As she was still ill and a patient in the hospital, likely to remain so for some time and perhaps even to be readmitted in the future, she was not prepared to discuss the issues with staff on the floor, even she was unhappy with the care she was receiving. She was afraid that there would be repercussions if she complained.

‘Patients can be punished if they say anything the staff doesn’t like,’ she told me. ‘As old nurses, we both know that.’

As my formal complaints to the hospital had not been addressed to my satisfaction (or that of my friend) when she left the hospital, I took the matter further. A third party told me in a telephone conversation that ‘the hospital thought’ that all the complaints had been resolved. And in spite of my first letter clearly stating I was acting as my friend’s advocate, they thought I was ‘just a friend!’

Some of the important lessons that I learned in ten years as a professional advocate were that anyone act as an advocate on behalf of another person; advocacy goes into the fray as hard as it needs to; and does not give up until the end of the matter. Obviously that hospital has not learned the same lesson. The story continues…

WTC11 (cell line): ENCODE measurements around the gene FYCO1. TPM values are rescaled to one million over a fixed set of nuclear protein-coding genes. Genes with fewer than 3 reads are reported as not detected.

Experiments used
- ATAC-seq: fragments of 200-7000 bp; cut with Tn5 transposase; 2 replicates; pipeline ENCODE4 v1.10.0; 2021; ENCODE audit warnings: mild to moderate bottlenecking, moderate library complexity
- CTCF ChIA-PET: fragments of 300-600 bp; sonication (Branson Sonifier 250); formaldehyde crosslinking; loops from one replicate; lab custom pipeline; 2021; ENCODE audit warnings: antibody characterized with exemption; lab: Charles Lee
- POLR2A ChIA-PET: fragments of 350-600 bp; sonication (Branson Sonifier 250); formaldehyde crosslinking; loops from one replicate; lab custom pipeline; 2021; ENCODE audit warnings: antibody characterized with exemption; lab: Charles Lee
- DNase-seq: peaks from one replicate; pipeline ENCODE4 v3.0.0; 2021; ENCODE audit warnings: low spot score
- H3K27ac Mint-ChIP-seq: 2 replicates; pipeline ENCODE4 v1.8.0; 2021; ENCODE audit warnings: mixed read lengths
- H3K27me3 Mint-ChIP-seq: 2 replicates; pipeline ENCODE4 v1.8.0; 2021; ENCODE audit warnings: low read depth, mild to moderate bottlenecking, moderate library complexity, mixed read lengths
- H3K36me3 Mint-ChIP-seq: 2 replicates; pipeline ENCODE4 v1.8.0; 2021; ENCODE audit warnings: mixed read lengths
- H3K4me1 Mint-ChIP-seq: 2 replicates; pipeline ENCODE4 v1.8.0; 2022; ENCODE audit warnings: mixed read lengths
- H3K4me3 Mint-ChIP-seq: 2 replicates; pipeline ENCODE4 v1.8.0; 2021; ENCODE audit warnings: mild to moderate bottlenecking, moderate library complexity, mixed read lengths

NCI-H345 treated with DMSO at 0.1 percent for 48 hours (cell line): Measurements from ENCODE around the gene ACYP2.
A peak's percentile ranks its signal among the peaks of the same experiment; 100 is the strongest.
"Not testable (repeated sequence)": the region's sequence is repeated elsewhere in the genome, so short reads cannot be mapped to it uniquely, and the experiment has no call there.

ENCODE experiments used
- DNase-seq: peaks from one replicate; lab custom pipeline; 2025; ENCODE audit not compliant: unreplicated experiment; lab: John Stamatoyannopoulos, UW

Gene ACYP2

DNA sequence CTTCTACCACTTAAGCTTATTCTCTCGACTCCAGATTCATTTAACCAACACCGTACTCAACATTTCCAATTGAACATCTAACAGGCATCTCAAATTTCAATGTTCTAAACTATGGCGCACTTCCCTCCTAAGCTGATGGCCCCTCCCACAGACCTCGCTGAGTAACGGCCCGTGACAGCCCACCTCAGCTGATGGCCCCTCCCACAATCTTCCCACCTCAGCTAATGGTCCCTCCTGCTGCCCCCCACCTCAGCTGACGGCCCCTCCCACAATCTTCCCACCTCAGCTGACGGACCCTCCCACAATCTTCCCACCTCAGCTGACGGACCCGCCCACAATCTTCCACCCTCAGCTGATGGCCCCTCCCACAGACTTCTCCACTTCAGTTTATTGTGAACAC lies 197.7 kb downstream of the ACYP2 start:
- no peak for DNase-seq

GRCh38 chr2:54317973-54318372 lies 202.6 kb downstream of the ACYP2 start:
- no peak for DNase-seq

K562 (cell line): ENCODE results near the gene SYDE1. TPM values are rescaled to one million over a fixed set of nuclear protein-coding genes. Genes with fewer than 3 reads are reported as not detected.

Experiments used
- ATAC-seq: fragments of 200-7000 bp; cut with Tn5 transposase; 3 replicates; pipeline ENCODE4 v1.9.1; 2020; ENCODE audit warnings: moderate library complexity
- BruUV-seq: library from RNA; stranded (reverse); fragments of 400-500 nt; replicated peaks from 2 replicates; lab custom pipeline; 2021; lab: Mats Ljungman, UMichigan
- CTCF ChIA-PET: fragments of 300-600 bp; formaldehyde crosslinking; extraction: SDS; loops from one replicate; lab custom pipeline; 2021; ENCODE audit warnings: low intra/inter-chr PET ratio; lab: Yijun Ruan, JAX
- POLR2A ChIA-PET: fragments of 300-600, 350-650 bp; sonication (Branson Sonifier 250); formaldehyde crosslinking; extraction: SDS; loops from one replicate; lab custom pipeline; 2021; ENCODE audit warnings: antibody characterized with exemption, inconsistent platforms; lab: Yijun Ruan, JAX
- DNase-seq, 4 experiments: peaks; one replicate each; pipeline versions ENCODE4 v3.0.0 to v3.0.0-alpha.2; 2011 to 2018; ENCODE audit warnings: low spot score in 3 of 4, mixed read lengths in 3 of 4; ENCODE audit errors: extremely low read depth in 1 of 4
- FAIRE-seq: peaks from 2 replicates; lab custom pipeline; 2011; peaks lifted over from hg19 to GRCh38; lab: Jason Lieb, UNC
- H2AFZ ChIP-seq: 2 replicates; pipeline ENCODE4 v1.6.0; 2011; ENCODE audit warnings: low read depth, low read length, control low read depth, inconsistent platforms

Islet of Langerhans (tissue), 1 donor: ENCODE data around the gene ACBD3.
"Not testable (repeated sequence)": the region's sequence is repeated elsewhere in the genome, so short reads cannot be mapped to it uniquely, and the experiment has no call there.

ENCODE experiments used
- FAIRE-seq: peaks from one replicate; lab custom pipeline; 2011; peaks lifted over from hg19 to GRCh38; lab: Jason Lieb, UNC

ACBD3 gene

Another old woman who is much loved by a number of people lives in residential aged care facility. Last week, following a visit by one of her friends, there was a discussion about apparently poor care the old woman had received recently. I suggested the friends could address the matter with the director of nursing, or they could contact an advocacy agency for support. The friends thought that the woman’s family should be told of their concerns and the decision to deal (or not) with the concerns should be left to them.

In my experience, staff members in most aged care facilities and hospitals recognise their duty of care; they want to provide the best attention and treatment for their residents and patients. Often, a timely word to a senior staff member from whoever witnesses problem behaviour results in prompt resolution of the issue. There is often a written complaints procedure that will help if the complain is not resolved immediately.

Bystanders who do nothing to assist a vulnerable victim of neglect or abuse become part of the problem.

In Western Australia, for more information about the rights of residents and assistance with making a complaint about a residential aged care facility or a Home and Community Care Service, contact Advocare Incorporated.

For assistance with a complaint about a hospital, contact the Health Consumers Council